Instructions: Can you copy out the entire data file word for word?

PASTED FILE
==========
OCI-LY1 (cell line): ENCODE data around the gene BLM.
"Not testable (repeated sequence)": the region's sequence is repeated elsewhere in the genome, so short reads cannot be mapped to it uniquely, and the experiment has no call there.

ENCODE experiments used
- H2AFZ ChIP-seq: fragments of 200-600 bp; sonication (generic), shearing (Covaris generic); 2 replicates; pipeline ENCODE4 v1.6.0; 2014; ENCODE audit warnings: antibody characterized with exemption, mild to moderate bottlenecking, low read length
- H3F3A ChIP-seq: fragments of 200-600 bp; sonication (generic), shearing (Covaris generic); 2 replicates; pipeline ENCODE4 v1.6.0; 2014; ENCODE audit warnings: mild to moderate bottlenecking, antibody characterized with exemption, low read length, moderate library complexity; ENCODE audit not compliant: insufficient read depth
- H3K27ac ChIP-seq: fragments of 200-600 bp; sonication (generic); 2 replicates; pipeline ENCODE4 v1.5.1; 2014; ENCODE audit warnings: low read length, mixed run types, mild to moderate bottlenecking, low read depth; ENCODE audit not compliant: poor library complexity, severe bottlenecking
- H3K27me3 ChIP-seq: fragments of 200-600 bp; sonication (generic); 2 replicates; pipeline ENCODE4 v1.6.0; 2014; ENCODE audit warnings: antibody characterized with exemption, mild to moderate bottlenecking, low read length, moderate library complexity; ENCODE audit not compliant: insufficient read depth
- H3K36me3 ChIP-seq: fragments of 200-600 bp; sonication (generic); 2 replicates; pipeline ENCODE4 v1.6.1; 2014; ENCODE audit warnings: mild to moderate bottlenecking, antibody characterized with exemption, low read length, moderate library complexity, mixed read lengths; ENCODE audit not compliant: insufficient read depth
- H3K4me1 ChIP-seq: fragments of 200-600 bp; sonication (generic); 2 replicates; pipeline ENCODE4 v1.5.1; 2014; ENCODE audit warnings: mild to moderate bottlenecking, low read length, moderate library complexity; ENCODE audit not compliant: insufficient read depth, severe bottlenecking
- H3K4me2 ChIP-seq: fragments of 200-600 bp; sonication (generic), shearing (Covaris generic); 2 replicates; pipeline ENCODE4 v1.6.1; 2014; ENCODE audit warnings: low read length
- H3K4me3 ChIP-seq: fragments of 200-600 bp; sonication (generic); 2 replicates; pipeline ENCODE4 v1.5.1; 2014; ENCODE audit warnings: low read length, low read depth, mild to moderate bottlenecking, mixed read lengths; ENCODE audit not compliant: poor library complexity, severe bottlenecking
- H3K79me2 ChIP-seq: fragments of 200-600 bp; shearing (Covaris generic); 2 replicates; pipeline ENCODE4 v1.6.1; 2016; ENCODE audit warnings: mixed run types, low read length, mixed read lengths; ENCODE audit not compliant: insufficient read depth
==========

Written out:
OCI-LY1 (cell line): ENCODE data around the gene BLM.
"Not testable (repeated sequence)": the region's sequence is repeated elsewhere in the genome, so short reads cannot be mapped to it uniquely, and the experiment has no call there.

ENCODE experiments used
- H2AFZ ChIP-seq: fragments of 200-600 bp; sonication (generic), shearing (Covaris generic); 2 replicates; pipeline ENCODE4 v1.6.0; 2014; ENCODE audit warnings: antibody characterized with exemption, mild to moderate bottlenecking, low read length
- H3F3A ChIP-seq: fragments of 200-600 bp; sonication (generic), shearing (Covaris generic); 2 replicates; pipeline ENCODE4 v1.6.0; 2014; ENCODE audit warnings: mild to moderate bottlenecking, antibody characterized with exemption, low read length, moderate library complexity; ENCODE audit not compliant: insufficient read depth
- H3K27ac ChIP-seq: fragments of 200-600 bp; sonication (generic); 2 replicates; pipeline ENCODE4 v1.5.1; 2014; ENCODE audit warnings: low read length, mixed run types, mild to moderate bottlenecking, low read depth; ENCODE audit not compliant: poor library complexity, severe bottlenecking
- H3K27me3 ChIP-seq: fragments of 200-600 bp; sonication (generic); 2 replicates; pipeline ENCODE4 v1.6.0; 2014; ENCODE audit warnings: antibody characterized with exemption, mild to moderate bottlenecking, low read length, moderate library complexity; ENCODE audit not compliant: insufficient read depth
- H3K36me3 ChIP-seq: fragments of 200-600 bp; sonication (generic); 2 replicates; pipeline ENCODE4 v1.6.1; 2014; ENCODE audit warnings: mild to moderate bottlenecking, antibody characterized with exemption, low read length, moderate library complexity, mixed read lengths; ENCODE audit not compliant: insufficient read depth
- H3K4me1 ChIP-seq: fragments of 200-600 bp; sonication (generic); 2 replicates; pipeline ENCODE4 v1.5.1; 2014; ENCODE audit warnings: mild to moderate bottlenecking, low read length, moderate library complexity; ENCODE audit not compliant: insufficient read depth, severe bottlenecking
- H3K4me2 ChIP-seq: fragments of 200-600 bp; sonication (generic), shearing (Covaris generic); 2 replicates; pipeline ENCODE4 v1.6.1; 2014; ENCODE audit warnings: low read length
- H3K4me3 ChIP-seq: fragments of 200-600 bp; sonication (generic); 2 replicates; pipeline ENCODE4 v1.5.1; 2014; ENCODE audit warnings: low read length, low read depth, mild to moderate bottlenecking, mixed read lengths; ENCODE audit not compliant: poor library complexity, severe bottlenecking
- H3K79me2 ChIP-seq: fragments of 200-600 bp; shearing (Covaris generic); 2 replicates; pipeline ENCODE4 v1.6.1; 2016; ENCODE audit warnings: mixed run types, low read length, mixed read lengths; ENCODE audit not compliant: insufficient read depth